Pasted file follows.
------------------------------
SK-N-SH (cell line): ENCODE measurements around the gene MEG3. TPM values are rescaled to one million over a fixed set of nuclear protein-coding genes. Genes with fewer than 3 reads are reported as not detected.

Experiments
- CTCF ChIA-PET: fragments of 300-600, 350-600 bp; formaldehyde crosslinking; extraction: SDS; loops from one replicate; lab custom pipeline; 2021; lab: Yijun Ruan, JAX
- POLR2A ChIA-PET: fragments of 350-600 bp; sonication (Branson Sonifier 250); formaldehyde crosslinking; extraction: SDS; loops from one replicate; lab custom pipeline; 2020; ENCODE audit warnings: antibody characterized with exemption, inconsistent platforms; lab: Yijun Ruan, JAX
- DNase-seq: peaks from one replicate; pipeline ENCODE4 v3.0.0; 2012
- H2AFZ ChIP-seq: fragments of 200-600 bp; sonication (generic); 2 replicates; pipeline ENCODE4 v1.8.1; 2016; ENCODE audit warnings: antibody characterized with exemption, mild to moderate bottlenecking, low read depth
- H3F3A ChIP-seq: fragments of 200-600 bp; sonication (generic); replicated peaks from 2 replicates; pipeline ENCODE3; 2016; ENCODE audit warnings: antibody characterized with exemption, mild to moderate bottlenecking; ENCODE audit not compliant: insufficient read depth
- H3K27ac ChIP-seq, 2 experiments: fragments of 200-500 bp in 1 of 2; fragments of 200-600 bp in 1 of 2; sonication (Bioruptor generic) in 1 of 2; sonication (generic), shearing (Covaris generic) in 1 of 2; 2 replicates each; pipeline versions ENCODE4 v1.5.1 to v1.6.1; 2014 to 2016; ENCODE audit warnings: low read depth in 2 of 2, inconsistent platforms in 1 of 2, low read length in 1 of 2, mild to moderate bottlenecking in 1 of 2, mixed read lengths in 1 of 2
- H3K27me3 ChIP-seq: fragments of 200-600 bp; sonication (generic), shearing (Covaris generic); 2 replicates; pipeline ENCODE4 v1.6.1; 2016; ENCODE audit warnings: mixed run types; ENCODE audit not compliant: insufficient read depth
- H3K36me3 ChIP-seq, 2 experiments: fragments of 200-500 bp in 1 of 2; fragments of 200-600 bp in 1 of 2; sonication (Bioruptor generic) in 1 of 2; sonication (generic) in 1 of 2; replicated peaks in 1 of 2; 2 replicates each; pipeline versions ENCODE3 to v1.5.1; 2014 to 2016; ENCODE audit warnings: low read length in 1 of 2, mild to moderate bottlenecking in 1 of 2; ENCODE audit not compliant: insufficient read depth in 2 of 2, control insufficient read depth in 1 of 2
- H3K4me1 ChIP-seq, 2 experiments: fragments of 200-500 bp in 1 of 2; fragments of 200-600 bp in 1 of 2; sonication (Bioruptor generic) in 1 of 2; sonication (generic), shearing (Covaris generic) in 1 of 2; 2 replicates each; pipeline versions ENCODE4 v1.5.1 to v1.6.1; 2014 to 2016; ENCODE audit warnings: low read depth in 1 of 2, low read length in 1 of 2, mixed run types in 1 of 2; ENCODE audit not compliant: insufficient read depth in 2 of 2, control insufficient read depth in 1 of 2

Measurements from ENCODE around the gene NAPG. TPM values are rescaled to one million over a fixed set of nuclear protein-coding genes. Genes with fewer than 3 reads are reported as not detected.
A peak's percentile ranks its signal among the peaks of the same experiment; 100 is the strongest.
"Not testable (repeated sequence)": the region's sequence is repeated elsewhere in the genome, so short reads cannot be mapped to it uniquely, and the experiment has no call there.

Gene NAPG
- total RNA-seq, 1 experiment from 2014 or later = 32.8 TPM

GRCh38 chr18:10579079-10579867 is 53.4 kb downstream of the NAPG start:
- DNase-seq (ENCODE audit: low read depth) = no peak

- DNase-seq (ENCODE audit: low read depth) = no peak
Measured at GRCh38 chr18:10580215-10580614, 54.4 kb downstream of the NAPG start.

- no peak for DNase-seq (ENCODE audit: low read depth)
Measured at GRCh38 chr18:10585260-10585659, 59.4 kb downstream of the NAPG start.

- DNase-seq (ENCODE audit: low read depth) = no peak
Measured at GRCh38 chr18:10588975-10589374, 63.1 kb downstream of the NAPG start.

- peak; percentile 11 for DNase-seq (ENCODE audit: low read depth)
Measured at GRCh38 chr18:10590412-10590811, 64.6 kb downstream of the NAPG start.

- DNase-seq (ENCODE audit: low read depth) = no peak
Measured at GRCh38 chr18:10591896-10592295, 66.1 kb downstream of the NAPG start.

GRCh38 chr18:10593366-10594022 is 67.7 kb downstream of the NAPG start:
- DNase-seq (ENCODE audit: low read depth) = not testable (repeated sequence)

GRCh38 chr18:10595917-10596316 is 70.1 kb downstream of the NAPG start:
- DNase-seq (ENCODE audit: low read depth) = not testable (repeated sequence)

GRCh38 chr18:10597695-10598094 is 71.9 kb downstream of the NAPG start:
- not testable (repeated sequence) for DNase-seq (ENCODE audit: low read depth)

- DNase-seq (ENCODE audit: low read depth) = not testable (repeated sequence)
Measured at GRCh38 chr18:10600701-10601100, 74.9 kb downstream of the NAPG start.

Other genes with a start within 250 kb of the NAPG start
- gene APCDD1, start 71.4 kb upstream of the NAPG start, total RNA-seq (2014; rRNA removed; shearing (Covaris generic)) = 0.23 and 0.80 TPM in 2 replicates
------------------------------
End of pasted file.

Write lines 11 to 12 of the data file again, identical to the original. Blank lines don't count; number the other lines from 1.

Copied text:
- H3K4me1 ChIP-seq, 2 experiments: fragments of 200-500 bp in 1 of 2; fragments of 200-600 bp in 1 of 2; sonication (Bioruptor generic) in 1 of 2; sonication (generic), shearing (Covaris generic) in 1 of 2; 2 replicates each; pipeline versions ENCODE4 v1.5.1 to v1.6.1; 2014 to 2016; ENCODE audit warnings: low read depth in 1 of 2, low read length in 1 of 2, mixed run types in 1 of 2; ENCODE audit not compliant: insufficient read depth in 2 of 2, control insufficient read depth in 1 of 2

Measurements from ENCODE around the gene NAPG. TPM values are rescaled to one million over a fixed set of nuclear protein-coding genes. Genes with fewer than 3 reads are reported as not detected.